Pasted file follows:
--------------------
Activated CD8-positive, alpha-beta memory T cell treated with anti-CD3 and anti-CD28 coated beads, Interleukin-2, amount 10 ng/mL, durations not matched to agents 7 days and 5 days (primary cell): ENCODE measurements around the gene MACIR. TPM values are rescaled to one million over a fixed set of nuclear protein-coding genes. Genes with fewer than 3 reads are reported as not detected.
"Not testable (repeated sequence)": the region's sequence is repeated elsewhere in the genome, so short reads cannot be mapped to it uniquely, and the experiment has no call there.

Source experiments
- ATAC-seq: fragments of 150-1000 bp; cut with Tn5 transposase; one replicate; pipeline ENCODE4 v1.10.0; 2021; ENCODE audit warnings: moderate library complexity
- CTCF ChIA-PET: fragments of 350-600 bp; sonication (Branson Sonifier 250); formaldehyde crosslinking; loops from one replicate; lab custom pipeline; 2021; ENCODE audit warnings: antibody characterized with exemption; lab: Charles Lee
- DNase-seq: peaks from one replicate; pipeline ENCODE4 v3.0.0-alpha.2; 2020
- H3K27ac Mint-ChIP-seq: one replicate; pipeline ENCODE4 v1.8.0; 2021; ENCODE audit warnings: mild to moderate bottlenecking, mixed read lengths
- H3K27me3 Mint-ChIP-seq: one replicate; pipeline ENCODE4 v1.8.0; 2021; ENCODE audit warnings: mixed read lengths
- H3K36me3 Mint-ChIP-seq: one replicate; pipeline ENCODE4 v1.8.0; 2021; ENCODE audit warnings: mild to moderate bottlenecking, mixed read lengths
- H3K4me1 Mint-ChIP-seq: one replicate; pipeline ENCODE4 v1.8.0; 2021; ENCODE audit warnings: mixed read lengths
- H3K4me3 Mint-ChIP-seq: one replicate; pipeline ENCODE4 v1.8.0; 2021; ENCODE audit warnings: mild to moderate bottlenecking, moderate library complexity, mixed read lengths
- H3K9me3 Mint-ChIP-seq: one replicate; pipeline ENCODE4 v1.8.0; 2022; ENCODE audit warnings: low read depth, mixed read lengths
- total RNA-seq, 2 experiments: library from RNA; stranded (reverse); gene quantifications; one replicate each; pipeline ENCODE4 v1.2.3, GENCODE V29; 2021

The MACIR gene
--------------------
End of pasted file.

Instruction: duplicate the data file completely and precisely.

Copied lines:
Activated CD8-positive, alpha-beta memory T cell treated with anti-CD3 and anti-CD28 coated beads, Interleukin-2, amount 10 ng/mL, durations not matched to agents 7 days and 5 days (primary cell): ENCODE measurements around the gene MACIR. TPM values are rescaled to one million over a fixed set of nuclear protein-coding genes. Genes with fewer than 3 reads are reported as not detected.
"Not testable (repeated sequence)": the region's sequence is repeated elsewhere in the genome, so short reads cannot be mapped to it uniquely, and the experiment has no call there.

Source experiments
- ATAC-seq: fragments of 150-1000 bp; cut with Tn5 transposase; one replicate; pipeline ENCODE4 v1.10.0; 2021; ENCODE audit warnings: moderate library complexity
- CTCF ChIA-PET: fragments of 350-600 bp; sonication (Branson Sonifier 250); formaldehyde crosslinking; loops from one replicate; lab custom pipeline; 2021; ENCODE audit warnings: antibody characterized with exemption; lab: Charles Lee
- DNase-seq: peaks from one replicate; pipeline ENCODE4 v3.0.0-alpha.2; 2020
- H3K27ac Mint-ChIP-seq: one replicate; pipeline ENCODE4 v1.8.0; 2021; ENCODE audit warnings: mild to moderate bottlenecking, mixed read lengths
- H3K27me3 Mint-ChIP-seq: one replicate; pipeline ENCODE4 v1.8.0; 2021; ENCODE audit warnings: mixed read lengths
- H3K36me3 Mint-ChIP-seq: one replicate; pipeline ENCODE4 v1.8.0; 2021; ENCODE audit warnings: mild to moderate bottlenecking, mixed read lengths
- H3K4me1 Mint-ChIP-seq: one replicate; pipeline ENCODE4 v1.8.0; 2021; ENCODE audit warnings: mixed read lengths
- H3K4me3 Mint-ChIP-seq: one replicate; pipeline ENCODE4 v1.8.0; 2021; ENCODE audit warnings: mild to moderate bottlenecking, moderate library complexity, mixed read lengths
- H3K9me3 Mint-ChIP-seq: one replicate; pipeline ENCODE4 v1.8.0; 2022; ENCODE audit warnings: low read depth, mixed read lengths
- total RNA-seq, 2 experiments: library from RNA; stranded (reverse); gene quantifications; one replicate each; pipeline ENCODE4 v1.2.3, GENCODE V29; 2021

The MACIR gene